Four Ethiopia-Wide Political Parties Agree to Work Together

Ginbot-7-coalitionDecember 22, 2018 (Ezega.com) - Four Ethiopia-wide political parties have reportedly agreed to work together, according to press event held yesterday.

In the press conference, the parties disclosed that the Patriotic Ginbot 7 Movement, Semayawi (Blue), Ethiopian Democratic Party (EDP) and the former Unity Party have agreed to work together.

The nature of the agreed upon collaboration is unknown, as is whether that will include unity among them or not.

The Ginbot 7 Movement met with its members and supporters to discuss the country’s current political situation and its future structure of the movement.

Ginbot 7 leaders indicated the party is ready to restructure itself, change its name if necessary, and work with other political parties wanting to pursue citizen-based politics.

Professor Berhanu Nega, Chairman of Patriotic Ginbot 7, said the Movement will do all it can to build genuine democracy in the country.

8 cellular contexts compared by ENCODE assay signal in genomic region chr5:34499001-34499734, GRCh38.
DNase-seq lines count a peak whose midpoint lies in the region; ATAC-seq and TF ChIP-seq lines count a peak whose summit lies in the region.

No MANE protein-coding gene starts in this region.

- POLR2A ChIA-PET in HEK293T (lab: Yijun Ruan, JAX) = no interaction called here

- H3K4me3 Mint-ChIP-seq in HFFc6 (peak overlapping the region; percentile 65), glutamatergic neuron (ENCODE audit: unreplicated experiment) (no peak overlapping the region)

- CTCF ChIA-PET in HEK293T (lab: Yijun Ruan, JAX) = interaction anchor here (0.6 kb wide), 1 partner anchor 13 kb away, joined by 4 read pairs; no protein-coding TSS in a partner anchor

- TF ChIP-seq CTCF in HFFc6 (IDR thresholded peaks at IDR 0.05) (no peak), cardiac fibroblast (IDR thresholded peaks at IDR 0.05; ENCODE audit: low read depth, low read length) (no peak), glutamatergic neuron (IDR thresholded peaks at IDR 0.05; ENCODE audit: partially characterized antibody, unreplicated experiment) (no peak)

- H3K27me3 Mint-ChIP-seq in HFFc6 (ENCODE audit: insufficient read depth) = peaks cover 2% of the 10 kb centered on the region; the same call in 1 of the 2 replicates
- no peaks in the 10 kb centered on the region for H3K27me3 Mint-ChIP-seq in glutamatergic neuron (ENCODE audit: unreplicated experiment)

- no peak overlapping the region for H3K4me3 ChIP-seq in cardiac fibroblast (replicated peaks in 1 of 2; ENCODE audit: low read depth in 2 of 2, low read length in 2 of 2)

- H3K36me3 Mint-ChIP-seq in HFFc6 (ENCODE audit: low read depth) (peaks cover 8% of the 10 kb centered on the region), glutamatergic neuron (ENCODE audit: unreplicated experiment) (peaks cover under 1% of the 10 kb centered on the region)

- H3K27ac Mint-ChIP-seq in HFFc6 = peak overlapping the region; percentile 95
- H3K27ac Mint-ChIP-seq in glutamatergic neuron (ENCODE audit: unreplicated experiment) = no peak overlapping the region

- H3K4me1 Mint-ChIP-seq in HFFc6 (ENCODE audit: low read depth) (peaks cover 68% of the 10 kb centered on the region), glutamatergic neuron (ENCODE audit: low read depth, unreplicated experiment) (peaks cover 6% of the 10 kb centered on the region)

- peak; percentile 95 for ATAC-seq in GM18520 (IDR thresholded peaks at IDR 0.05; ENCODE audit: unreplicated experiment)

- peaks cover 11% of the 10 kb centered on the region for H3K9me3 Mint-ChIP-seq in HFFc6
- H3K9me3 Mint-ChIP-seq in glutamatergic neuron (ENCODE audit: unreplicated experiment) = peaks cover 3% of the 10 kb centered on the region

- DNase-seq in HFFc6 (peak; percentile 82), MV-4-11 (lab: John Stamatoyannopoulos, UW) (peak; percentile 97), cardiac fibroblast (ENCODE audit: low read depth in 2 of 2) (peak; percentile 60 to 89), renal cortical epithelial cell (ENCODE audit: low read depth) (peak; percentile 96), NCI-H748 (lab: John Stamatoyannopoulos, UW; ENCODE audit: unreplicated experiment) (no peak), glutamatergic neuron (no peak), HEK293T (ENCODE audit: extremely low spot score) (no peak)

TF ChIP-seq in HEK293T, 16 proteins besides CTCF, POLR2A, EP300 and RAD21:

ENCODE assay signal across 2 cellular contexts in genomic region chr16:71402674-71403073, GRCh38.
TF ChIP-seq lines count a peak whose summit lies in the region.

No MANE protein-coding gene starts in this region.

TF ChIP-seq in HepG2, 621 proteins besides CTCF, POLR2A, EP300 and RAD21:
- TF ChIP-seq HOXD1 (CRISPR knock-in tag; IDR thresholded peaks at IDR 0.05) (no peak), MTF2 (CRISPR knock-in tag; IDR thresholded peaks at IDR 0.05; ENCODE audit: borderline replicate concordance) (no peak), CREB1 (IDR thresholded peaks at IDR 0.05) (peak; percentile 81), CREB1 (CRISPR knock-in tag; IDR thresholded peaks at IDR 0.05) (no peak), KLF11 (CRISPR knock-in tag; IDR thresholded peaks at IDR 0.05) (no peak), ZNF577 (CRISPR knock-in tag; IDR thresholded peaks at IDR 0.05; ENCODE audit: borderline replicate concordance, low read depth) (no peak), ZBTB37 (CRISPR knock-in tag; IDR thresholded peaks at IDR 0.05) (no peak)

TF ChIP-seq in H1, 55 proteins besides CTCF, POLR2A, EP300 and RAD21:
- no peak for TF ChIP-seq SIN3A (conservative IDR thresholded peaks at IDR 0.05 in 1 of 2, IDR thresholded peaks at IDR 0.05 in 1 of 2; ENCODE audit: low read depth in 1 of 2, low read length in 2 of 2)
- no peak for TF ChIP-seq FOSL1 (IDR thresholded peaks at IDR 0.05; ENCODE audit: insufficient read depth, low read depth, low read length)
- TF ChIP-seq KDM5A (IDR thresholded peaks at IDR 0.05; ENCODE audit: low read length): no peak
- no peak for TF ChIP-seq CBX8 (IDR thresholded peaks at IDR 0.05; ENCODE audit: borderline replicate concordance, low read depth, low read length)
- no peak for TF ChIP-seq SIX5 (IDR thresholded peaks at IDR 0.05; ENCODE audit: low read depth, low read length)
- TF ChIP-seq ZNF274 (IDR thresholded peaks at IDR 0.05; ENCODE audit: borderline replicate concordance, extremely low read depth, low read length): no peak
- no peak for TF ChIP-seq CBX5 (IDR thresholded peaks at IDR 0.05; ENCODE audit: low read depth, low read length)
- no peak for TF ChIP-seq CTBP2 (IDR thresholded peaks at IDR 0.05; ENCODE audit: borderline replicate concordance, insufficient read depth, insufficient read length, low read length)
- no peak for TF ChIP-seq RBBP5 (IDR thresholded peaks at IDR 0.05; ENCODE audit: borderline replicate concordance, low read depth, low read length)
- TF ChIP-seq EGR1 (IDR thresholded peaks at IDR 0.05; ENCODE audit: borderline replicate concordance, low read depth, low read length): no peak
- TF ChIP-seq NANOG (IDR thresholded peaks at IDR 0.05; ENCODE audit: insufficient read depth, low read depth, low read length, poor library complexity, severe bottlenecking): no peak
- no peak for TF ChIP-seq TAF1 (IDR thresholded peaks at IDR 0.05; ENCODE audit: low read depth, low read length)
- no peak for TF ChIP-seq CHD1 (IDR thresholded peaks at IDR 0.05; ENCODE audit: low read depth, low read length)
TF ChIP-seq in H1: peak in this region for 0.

Ethiopian politics is currently dominated by region-based and ethnic-based parties. Ethiopia-wide parties, such as EDP and Semayawi, are few and small and, at present, they all have very little clout in the country's political landscape.

The ruling party, EPRDF (Ethiopian People's Revolutionary Democratic Front), is a coalition of ethnic-based parties. Several organizations that returned from exile recently are are also ethnic-based organizations, such as the OLF (Oromo Liberation Front), the ONLF (Ogaden National Liberation Front), and Tigray Alliance for National Democracy (TAND).

There is a fear among many close Ethiopian observers that ethnic politics has gone too far and for too long under the EPRDF rule, and it poses the single greatest threat to the stability and unity of the country. Ethnic-based clashes and disputes across the country abound, as is the breakdown of rule of law and order in parts of the country.

Recent estimates indicates that, currently, there are about 80 political parties operating in Ethiopia. Most of these parties are ethnic-based and small, with of some having no more than a few dozen members. In a conference held recently in Addis Ababa, which Prime Minister Abiy Ahmed addressed, several opposition party leaders stressed the need for merger and unity among these parties.


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